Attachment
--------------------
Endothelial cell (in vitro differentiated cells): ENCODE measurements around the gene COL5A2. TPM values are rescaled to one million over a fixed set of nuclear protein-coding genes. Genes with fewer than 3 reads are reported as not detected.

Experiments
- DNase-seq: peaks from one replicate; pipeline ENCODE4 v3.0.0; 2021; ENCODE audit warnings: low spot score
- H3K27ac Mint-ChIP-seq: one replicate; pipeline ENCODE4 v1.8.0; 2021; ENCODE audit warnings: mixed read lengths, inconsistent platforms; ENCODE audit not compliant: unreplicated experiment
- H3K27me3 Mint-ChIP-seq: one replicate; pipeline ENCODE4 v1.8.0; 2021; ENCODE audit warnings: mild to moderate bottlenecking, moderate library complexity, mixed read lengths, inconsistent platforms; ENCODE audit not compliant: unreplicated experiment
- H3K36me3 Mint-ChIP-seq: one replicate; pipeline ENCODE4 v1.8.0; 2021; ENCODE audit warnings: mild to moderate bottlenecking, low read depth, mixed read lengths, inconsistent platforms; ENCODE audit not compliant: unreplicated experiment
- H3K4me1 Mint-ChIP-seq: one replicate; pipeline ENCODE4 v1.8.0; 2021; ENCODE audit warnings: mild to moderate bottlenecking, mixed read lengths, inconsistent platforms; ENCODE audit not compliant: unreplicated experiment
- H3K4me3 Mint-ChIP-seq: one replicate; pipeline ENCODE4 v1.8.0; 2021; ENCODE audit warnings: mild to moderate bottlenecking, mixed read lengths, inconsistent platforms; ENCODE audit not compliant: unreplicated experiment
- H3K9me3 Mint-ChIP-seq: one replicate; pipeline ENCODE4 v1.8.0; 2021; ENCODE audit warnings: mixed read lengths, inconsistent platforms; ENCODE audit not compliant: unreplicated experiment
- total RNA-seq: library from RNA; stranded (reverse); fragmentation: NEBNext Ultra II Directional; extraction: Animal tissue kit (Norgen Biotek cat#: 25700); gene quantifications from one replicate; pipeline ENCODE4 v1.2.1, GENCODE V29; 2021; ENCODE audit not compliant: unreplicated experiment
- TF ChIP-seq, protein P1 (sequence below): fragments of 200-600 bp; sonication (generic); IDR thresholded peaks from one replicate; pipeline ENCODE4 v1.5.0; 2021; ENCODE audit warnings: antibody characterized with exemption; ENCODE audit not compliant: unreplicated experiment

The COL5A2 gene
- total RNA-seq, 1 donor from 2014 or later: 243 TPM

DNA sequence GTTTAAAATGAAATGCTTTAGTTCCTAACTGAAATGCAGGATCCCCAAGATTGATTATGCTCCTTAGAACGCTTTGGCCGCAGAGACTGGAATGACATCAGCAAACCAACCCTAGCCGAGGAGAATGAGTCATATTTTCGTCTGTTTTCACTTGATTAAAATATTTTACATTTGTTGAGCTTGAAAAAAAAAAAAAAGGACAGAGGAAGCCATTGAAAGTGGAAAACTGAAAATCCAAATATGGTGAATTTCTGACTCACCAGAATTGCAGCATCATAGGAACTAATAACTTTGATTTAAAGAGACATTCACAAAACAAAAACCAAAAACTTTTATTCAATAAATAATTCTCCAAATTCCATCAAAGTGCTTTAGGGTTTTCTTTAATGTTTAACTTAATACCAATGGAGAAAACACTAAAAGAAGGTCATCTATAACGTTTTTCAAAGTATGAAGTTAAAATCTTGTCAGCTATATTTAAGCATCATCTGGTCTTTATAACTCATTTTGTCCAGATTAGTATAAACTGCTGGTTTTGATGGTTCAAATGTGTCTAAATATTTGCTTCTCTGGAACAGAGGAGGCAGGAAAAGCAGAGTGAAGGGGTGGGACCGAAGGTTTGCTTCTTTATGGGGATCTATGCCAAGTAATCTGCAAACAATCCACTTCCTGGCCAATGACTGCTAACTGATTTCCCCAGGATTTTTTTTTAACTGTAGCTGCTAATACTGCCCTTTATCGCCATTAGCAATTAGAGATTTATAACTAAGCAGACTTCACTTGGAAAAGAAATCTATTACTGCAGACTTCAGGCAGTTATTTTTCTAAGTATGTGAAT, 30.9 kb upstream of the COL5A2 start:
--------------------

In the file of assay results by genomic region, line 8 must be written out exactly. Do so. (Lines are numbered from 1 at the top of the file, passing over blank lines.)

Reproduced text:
- H3K4me3 Mint-ChIP-seq: one replicate; pipeline ENCODE4 v1.8.0; 2021; ENCODE audit warnings: mild to moderate bottlenecking, mixed read lengths, inconsistent platforms; ENCODE audit not compliant: unreplicated experiment